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International Socialist Review, Spring 1957


The Editors

We Must Start From Where We Are


From International Socialist Review, Vol.18 No.2, Spring 1957, pp.40-41.
Transcription & mark-up by Einde O’Callaghan for ETOL.


WE ARE glad to publish Harvey O’Connor’s contribution on the subject of socialist regroupment. A long-time foe of monopoly capitalism and champion of socialist ideas, O’Connor is the author of the well-known work, Empire of Oil. We hope others will follow him in presenting their ideas on what should be done to bring together the genuine socialist forces in America.

In considering the problem of regroupment, the question immediately arises: Where to begin? To us, it seems necessary to begin with what we have, namely, tha existing organizations. The powerful socialist party that we wish to see built cannot be conjured from the atmosphere. It must be constructed by and with the human material now available.

Historical continuity is a consistent feature of the socialist movement everywhere. Each generation of socialist fighters has stood upon the shoulders of its predecessors. How will our youth learn, if not from the older generation – studying both their failures and their triumphs, for the history of the socialist movement from the time of its founders is compounded of both. To us, it seems neither necessary nor desirable to attempt a new start that leaves the past out of account.

O’Connor, on the other hand, would begin by rejecting what he calls the “old sects.” He would do this, apparently, without any regard for the programs they follow. Indeed, it appears that he would not even inquire into the relative merits of the different programs, assuming them all to be bad or inadequate or of no consequence one way or the other, since they are the product of “endless scholastic disputes.”

We believe a good architect does not reject the material at hand because it does not conform to ideal specifications. Since O’Connor rejects the existing organizations, which, we consider to be the only realistic starting point in a socialist regroupment, he is under an obligation to tell us where he would begin. We agree with him wholeheartedly that the new socialist movement will be based on young people. But winning the youth for socialism must be the goal of the new movement. Obviously it cannot be the starting point.

So the question remains: Where to begin? Upon further reflection O’Connor will, we feel sure, find it desirable to define his attitude toward the existing socialist organizations. They are the repositories of that body of experience in socialist struggle upon which the youth must draw; they embrace the builders of the initial structure of the party of victorious American socialism – there are no others.

We must confront another question. Political power is wielded by social classes through political parties. The transference of power from one class to another is not an automatic process. The party of socialism, facing a well-organized capitalist class highly conscious of its interests, must strive to excel the enemy in both organization and conscious will. It cannot, if it is to reach the historic goal, be an amorphous all-inclusive society of undisciplined dabblers, for whom discussion and debate are the highest forms of political activity.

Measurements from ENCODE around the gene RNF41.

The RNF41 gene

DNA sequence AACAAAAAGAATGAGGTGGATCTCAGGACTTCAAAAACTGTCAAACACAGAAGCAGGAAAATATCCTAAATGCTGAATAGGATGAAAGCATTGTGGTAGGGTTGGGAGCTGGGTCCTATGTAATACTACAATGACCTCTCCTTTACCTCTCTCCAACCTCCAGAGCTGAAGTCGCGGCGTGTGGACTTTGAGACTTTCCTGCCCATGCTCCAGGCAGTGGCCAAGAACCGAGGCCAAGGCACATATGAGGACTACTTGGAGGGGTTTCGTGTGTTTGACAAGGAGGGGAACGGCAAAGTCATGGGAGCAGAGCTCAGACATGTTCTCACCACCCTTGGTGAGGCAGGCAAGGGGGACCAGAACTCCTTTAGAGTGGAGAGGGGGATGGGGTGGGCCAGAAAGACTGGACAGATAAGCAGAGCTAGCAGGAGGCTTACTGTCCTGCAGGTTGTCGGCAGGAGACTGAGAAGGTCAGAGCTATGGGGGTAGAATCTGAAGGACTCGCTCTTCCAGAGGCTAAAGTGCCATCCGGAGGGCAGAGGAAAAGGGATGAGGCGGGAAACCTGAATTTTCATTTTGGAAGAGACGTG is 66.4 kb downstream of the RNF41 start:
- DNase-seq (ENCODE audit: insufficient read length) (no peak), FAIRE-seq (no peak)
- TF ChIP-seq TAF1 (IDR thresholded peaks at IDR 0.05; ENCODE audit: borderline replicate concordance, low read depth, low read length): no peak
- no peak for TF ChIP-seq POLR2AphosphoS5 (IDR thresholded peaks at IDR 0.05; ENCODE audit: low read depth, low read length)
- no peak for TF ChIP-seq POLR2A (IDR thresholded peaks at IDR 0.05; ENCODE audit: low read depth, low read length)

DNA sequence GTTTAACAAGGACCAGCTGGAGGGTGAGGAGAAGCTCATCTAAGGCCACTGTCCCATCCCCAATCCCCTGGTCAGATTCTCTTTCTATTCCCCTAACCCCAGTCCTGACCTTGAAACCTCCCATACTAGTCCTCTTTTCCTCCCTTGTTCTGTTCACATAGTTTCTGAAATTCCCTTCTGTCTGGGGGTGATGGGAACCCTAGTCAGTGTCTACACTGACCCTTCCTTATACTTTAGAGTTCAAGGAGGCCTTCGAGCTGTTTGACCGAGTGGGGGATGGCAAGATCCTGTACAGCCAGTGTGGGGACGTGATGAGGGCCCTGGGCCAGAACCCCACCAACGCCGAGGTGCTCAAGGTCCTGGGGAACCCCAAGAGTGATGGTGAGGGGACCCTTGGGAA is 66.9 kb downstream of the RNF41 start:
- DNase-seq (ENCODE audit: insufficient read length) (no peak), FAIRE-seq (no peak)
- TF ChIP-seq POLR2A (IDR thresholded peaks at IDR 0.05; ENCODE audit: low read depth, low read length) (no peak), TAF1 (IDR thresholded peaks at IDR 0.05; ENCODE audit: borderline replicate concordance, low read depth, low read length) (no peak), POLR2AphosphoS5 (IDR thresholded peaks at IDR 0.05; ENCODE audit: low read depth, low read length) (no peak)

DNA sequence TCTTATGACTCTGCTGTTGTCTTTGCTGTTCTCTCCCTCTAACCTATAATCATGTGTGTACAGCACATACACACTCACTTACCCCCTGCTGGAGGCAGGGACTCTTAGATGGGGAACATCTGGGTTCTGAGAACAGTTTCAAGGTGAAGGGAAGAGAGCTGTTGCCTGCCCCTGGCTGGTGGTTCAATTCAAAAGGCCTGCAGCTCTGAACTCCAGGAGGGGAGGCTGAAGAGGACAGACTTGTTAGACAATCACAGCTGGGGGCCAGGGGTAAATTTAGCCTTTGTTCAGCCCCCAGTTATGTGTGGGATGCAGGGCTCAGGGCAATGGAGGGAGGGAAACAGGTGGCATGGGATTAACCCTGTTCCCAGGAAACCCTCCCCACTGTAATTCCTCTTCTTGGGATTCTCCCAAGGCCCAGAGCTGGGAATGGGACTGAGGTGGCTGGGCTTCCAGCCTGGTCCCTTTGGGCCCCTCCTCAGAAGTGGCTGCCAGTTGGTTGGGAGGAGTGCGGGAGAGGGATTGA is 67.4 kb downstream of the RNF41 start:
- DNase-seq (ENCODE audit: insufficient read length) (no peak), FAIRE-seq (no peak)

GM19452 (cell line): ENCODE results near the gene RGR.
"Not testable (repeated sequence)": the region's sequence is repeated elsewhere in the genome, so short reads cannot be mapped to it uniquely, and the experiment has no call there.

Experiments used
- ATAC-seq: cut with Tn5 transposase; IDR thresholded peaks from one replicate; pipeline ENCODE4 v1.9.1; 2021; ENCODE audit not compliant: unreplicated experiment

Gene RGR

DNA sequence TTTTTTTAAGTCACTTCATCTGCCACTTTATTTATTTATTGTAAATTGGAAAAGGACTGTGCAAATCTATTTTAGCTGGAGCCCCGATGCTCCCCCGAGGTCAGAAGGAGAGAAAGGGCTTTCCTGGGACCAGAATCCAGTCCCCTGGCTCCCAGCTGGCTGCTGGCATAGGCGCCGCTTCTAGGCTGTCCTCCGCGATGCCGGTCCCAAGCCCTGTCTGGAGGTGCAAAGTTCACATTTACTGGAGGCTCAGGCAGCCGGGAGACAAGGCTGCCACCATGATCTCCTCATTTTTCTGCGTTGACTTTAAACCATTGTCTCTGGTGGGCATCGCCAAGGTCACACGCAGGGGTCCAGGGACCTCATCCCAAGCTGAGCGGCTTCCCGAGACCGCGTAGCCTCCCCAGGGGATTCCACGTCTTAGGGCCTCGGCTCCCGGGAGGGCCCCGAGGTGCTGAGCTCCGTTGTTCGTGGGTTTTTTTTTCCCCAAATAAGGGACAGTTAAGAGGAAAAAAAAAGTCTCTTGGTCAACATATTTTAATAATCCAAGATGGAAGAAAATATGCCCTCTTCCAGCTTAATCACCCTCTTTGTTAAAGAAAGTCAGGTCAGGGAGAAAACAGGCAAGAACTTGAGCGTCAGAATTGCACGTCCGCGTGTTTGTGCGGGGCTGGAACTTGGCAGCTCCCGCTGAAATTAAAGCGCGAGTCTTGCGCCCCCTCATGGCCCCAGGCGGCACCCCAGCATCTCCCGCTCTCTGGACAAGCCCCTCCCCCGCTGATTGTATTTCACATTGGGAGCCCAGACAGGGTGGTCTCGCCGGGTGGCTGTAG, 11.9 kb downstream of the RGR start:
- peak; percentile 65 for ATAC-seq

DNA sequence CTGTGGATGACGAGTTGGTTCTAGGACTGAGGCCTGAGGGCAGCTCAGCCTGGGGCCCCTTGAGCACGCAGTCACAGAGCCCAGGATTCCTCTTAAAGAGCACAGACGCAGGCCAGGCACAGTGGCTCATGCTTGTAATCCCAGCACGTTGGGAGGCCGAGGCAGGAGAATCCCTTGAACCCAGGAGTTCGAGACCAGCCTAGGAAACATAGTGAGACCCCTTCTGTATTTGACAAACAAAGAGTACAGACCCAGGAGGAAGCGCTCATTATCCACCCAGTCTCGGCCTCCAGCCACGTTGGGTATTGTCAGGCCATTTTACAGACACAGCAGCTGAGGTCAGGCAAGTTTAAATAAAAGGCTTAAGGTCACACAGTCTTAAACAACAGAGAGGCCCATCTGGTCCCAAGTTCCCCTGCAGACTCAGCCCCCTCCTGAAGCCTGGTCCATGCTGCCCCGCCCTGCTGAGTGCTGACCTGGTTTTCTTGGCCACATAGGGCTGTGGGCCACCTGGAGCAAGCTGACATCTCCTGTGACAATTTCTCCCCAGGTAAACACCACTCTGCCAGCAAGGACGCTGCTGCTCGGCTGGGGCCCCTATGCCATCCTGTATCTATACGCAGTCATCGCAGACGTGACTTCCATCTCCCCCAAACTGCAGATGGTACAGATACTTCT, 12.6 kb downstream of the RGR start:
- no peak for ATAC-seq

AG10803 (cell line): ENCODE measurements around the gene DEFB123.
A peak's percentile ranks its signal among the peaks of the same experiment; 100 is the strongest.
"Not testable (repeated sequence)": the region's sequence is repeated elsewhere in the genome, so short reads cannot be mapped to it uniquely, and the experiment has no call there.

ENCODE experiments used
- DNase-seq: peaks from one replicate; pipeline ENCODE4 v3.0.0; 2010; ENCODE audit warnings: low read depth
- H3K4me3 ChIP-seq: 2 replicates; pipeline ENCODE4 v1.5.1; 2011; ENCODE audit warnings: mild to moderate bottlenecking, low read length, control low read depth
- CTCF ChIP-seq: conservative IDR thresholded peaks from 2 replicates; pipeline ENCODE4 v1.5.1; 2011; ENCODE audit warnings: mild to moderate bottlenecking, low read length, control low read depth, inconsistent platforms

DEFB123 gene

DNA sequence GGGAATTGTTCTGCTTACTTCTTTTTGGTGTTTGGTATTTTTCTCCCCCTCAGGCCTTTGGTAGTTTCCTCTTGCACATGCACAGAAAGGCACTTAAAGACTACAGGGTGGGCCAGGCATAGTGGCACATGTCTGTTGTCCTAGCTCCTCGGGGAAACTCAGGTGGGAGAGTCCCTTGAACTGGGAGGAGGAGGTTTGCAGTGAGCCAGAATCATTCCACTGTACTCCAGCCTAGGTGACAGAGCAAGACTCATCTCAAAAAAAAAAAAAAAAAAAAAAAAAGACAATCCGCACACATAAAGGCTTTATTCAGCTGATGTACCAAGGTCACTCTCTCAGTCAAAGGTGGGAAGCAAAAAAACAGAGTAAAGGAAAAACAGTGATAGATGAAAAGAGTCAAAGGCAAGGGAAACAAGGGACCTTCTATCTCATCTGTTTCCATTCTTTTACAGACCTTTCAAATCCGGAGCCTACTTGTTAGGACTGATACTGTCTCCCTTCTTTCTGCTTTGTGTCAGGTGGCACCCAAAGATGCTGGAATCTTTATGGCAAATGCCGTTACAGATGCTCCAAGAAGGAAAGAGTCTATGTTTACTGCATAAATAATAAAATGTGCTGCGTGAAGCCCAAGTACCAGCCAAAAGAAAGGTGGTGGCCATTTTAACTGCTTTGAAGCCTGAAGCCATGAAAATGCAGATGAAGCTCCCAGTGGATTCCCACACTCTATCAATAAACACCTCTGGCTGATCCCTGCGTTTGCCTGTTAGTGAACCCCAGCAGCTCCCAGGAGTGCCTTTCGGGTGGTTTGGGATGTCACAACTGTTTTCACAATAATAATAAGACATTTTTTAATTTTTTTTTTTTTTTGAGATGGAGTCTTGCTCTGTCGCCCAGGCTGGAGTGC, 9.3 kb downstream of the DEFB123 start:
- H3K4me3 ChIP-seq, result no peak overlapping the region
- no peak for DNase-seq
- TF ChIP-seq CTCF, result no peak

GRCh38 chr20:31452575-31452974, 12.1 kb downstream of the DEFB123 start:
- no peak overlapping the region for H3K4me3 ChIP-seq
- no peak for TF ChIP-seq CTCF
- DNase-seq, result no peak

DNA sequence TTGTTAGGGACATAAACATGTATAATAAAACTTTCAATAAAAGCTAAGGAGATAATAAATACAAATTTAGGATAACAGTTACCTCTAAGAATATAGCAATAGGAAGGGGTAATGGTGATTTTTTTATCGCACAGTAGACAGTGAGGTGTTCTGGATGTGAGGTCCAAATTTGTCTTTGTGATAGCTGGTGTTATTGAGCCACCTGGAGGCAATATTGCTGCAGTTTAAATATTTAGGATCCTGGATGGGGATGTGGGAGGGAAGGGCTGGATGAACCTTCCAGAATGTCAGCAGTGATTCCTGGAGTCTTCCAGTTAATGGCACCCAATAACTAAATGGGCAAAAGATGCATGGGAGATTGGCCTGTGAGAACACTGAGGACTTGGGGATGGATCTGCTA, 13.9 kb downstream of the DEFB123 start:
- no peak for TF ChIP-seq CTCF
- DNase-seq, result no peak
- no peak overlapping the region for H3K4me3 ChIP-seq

This at once brings up the question of principle, or program. A party with a vague program, or, worse still, no program at all, would be like a soldier without a gun.

How are we to distinguish between the programs now extant, those of the Communist Party, the Social-Democracy and the Trotskyists, unless we compare them carefully ? We think that this comparison is a necessary first step toward regroupment of the forces of revolutionary socialism. We would like O’Connor to take an active part in this process of examination and evaluation. He can do much to help crystallize political ideas.

We must say quite frankly that we cannot agree with O’Connor that the disputes about what should have been done in Russia, etc., were simply “scholastic.” Stalinist policies gave the Soviet Union a totalitarian police state, replete with frame-up trials and executions, mass deportations and slave labor camps, thereby retarding the country’s development and besmirching the good name of socialism. Stalinism in its evil course, aided and abetted by the Social-Democracy, sabotaged the revolutionary struggle for socialism and thereby helped prolong the life of capitalism. Why is it “scholastic” to discuss all this?

Stalinism and Social-Democracy have delivered grievous blows to socialism. But we are not among those who believe that the negative experiences of mankind are a dead loss. People learn from all their experiences, whether positive or negative. In the regroupment of the revolutionary socialist forces in America, we are convinced we shall see a synthesis of both.

O’Connor sees “not too much hope for any early coalescing of existing (socialist) forces, for the disagreements in the past have been too hopeless, strange and bitter to assure any genuine unity now among those who are quarreling about the wrong things.”

More optimistic are we. Out of the present ferment in the radical movement and the coming radicalize tion of the workers we see the emergence of a revolutionary socialist party that will lead the working class in conquering America for the American people.

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